Graduation Date

Spring 2017

Document Type

Dissertation/Thesis

Program

Master of Science degree with a major in Biology

Committee Chair Name

Karen Pope

Committee Chair Email

kpope@fs.fed.us

Committee Chair Affiliation

Community Member or Outside Professional

Second Committee Member Name

Bill Trush

Second Committee Member Email

William.Trush@humboldt.edu

Second Committee Member Affiliation

HSU Faculty or Staff

Third Committee Member Name

Matt Johnson

Third Committee Member Email

Matthew.Johnson@humboldt.edu

Third Committee Member Affiliation

HSU Faculty or Staff

Fourth Committee Member Name

Mike Van Hattem

Fourth Committee Member Email

Michael.vanHattem@wildlife.ca.gov

Fourth Committee Member Affiliation

Community Member or Outside Professional

Fifth Committee Member Name

Sharyn Marks

Fifth Committee Member Email

sharyn.marks@humboldt.edu

Fifth Committee Member Affiliation

HSU Faculty or Staff

Subject Categories

Biology

Abstract

American Bullfrogs are a non-native, invasive species in California (USA), where they are known to have deleterious effects on many native species. Carnivorous adults prey on native amphibians and fish, while herbivorous tadpoles outcompete native tadpoles for algal food resources. Bullfrogs have been successful at colonizing old tailing ponds and other pools left over from mining activities, and these relict pools are common on many rivers in California. Information on the dispersal capabilities of Bullfrogs could help predict range expansions and inform management decisions. Unfortunately, this information is lacking from both their native and invaded range. From May to August of 2015, I used radio telemetry to track 29 Bullfrogs located in two gravel extraction sites (164 m apart) on the lower Mad River in western Humboldt County, CA. Four frogs (14%) switched between the two ponds over the three-month tracking period. I did not observe any frogs using the river channel or nearby seasonal wetlands. The mean home range size was 1600 square meters and did not differ by sex or age class. As a removal effort, both ponds were partially filled with gravel in September 2015 under the direction of the California Department of Fish and Wildlife (CDFW). In the following year, populations of Bullfrogs did not return to the survey area, even when the hydro-modified sites contained water, or when off-channel pools were present in the vicinity. Based on the timing of breeding and metamorphosis, as well as the lack of summer movements observed in this study, pond filling may be most effective as an eradication tool between the culmination of egg laying and the end of metamorphosis.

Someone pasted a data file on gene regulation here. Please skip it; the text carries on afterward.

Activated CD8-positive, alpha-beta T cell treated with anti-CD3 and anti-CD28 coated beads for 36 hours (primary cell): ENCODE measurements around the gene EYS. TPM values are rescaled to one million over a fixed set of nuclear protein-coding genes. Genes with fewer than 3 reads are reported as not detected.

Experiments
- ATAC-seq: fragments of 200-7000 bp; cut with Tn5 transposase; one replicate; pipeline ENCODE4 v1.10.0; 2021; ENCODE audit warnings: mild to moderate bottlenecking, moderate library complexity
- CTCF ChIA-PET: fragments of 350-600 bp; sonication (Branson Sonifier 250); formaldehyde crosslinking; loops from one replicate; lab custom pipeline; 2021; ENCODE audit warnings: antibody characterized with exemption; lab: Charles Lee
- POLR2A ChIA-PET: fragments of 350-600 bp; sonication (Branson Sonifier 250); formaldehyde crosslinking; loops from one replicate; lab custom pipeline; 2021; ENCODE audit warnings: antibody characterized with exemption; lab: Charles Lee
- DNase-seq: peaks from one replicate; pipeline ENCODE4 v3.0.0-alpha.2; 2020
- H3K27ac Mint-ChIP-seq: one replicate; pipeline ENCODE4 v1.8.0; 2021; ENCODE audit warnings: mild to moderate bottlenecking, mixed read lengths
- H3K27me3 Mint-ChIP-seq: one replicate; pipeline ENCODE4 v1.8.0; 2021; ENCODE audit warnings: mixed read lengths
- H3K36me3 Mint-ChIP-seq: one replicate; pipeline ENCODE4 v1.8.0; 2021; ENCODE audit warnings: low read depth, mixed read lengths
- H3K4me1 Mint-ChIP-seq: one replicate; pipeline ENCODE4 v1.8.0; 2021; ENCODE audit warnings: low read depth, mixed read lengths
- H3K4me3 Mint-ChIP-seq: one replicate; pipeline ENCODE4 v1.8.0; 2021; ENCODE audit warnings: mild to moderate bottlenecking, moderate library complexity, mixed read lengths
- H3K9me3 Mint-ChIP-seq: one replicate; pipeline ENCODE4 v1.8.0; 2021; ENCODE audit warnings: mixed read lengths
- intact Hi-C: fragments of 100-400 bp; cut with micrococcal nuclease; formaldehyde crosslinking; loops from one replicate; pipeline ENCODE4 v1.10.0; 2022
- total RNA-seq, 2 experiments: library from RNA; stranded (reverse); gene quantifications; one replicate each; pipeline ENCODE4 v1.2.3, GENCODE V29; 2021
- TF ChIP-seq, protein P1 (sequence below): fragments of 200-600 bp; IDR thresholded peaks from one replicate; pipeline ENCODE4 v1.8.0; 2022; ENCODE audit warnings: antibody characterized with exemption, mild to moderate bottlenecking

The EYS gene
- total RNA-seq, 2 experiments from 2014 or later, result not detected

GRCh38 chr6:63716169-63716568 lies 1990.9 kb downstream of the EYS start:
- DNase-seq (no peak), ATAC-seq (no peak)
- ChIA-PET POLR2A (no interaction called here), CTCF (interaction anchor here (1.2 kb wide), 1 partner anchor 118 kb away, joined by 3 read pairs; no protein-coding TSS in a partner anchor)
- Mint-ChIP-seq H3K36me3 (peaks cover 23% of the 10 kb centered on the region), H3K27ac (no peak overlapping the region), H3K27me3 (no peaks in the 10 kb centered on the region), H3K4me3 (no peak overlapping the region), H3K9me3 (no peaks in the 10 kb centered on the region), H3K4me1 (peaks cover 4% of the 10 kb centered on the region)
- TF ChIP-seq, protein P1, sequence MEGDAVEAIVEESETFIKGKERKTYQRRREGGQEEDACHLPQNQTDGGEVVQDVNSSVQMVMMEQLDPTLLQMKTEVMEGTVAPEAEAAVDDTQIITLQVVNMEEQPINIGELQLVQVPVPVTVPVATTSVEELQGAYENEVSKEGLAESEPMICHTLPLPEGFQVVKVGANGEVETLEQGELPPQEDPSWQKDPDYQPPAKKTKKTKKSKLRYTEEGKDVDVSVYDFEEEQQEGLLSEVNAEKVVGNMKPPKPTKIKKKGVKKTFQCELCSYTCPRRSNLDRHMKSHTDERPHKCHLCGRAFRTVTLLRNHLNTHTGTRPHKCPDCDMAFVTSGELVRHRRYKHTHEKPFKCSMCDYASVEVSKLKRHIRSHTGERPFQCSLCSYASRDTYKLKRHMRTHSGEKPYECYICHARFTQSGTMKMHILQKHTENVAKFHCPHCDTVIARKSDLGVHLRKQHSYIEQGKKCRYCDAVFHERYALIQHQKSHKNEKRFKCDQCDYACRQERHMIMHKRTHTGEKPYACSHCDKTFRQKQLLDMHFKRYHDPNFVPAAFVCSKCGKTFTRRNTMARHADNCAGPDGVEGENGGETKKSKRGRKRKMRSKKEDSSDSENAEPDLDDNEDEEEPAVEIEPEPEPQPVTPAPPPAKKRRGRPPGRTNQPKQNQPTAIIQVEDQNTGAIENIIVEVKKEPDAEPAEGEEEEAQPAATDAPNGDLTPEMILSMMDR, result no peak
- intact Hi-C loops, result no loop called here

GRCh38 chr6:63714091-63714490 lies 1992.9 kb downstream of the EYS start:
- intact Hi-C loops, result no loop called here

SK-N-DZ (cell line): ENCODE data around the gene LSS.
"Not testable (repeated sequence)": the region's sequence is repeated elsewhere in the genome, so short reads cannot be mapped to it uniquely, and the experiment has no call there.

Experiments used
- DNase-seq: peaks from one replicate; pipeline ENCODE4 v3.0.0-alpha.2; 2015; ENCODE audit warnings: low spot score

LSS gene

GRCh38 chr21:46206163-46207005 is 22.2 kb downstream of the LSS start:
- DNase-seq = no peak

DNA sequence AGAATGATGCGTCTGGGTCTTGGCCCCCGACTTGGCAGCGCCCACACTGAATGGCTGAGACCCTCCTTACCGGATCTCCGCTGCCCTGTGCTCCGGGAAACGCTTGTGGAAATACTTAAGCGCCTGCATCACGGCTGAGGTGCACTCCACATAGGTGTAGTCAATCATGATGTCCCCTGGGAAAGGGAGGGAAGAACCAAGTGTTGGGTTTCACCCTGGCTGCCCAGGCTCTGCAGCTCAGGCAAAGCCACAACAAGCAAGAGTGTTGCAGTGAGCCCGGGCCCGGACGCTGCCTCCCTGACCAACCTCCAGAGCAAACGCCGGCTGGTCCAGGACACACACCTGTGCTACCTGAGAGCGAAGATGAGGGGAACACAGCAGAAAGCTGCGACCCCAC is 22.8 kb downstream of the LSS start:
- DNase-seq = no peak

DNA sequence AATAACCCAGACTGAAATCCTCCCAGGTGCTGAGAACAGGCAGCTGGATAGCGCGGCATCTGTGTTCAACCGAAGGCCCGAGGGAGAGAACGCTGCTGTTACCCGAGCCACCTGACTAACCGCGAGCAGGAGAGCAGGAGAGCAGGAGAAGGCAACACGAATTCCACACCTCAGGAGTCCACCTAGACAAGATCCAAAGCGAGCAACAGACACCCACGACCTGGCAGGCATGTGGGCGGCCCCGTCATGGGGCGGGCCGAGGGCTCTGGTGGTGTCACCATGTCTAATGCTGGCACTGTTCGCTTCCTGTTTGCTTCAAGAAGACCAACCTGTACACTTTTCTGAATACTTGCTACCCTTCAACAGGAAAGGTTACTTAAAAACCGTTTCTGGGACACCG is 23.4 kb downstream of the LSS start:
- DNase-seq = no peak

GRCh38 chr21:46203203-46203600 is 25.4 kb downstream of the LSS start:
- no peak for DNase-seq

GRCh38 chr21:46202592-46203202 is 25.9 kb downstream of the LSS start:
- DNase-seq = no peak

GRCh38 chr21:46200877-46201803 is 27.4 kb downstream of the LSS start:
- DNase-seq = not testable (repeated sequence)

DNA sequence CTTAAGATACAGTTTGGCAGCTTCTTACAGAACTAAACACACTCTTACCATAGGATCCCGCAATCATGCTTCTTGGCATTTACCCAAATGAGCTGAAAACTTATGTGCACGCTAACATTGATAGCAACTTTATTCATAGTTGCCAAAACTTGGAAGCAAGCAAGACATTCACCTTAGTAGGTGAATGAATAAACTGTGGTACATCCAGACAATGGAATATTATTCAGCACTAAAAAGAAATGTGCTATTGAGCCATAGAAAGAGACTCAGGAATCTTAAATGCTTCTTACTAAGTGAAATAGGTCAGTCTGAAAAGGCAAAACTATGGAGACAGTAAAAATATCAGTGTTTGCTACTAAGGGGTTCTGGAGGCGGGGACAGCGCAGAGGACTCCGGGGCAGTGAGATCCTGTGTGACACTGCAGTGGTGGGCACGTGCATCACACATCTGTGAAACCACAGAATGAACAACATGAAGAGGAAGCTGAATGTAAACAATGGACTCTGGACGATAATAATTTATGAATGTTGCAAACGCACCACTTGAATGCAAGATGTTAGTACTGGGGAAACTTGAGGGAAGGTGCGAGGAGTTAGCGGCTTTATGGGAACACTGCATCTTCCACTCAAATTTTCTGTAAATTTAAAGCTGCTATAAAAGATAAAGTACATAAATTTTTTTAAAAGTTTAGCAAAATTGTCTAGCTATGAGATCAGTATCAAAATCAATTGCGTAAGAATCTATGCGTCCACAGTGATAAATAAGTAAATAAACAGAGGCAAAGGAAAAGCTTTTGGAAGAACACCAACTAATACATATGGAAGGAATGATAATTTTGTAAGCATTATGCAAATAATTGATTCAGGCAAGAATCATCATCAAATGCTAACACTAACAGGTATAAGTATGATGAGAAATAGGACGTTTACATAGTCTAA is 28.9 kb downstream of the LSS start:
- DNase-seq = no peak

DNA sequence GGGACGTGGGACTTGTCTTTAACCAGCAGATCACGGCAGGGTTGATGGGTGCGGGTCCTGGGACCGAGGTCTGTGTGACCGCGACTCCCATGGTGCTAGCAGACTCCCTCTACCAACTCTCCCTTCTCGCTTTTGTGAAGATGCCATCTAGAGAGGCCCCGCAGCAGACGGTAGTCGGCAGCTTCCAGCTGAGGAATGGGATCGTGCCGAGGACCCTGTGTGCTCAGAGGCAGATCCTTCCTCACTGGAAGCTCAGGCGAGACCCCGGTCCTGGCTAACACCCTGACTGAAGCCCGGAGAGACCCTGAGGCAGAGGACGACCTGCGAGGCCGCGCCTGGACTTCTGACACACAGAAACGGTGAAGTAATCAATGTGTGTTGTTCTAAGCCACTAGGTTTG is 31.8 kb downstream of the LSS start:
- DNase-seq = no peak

Citation Style

APA

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